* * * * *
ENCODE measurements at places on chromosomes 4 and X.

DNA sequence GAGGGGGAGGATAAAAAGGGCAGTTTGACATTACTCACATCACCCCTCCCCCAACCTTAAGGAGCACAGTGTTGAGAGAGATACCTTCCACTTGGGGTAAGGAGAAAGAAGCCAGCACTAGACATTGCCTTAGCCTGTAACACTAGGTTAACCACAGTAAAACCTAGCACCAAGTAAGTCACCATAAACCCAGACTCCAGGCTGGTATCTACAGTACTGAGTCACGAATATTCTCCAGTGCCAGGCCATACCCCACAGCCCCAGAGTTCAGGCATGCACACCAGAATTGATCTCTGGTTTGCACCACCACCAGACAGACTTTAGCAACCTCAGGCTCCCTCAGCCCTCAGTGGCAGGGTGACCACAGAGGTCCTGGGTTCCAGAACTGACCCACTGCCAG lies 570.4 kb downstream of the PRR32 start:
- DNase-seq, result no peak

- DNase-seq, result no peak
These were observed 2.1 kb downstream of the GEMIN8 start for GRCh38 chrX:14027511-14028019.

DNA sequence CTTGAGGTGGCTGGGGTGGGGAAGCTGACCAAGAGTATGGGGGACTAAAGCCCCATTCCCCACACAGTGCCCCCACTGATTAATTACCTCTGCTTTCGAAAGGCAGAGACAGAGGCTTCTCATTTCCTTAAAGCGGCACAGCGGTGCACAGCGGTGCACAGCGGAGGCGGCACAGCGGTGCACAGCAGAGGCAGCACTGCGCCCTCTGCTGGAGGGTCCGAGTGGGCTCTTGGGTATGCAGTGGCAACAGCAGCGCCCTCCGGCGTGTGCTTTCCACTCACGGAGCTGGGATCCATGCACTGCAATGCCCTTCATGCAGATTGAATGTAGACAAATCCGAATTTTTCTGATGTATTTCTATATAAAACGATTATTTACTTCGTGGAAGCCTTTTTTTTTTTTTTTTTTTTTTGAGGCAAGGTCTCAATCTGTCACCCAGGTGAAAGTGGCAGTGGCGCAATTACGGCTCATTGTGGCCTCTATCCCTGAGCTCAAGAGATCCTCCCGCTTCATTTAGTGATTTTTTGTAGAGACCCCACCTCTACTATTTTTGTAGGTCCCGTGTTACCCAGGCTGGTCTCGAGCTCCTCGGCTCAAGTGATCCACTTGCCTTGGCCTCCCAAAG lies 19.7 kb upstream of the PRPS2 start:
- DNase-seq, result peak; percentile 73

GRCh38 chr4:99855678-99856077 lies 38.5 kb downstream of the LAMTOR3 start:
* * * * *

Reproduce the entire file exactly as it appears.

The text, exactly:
ENCODE measurements at places on chromosomes 4 and X.

DNA sequence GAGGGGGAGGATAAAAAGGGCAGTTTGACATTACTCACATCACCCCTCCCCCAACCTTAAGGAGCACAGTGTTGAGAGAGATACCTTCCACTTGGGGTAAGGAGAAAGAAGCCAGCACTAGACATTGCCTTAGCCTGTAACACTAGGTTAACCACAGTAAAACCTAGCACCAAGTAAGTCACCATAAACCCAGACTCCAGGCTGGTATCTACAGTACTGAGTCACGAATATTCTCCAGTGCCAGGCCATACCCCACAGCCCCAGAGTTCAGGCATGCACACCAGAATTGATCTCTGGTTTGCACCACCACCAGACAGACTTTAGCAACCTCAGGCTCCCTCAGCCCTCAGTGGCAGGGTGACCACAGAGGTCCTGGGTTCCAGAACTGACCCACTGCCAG lies 570.4 kb downstream of the PRR32 start:
- DNase-seq, result no peak

- DNase-seq, result no peak
These were observed 2.1 kb downstream of the GEMIN8 start for GRCh38 chrX:14027511-14028019.

DNA sequence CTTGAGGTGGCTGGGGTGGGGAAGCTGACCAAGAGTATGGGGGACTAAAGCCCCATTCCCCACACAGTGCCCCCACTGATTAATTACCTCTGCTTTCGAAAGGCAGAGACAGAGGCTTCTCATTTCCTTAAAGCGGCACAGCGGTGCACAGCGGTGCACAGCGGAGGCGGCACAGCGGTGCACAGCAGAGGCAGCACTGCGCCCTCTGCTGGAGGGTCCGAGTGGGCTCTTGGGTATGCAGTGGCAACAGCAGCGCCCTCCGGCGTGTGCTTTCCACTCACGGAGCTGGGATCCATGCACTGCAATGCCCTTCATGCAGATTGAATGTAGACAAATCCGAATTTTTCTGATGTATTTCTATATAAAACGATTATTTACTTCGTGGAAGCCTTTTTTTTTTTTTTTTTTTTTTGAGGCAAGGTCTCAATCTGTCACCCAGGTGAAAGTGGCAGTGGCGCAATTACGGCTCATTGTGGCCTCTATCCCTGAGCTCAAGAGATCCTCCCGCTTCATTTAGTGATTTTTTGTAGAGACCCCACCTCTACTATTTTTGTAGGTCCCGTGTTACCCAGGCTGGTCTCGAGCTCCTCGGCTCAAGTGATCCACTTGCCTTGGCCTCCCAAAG lies 19.7 kb upstream of the PRPS2 start:
- DNase-seq, result peak; percentile 73

GRCh38 chr4:99855678-99856077 lies 38.5 kb downstream of the LAMTOR3 start: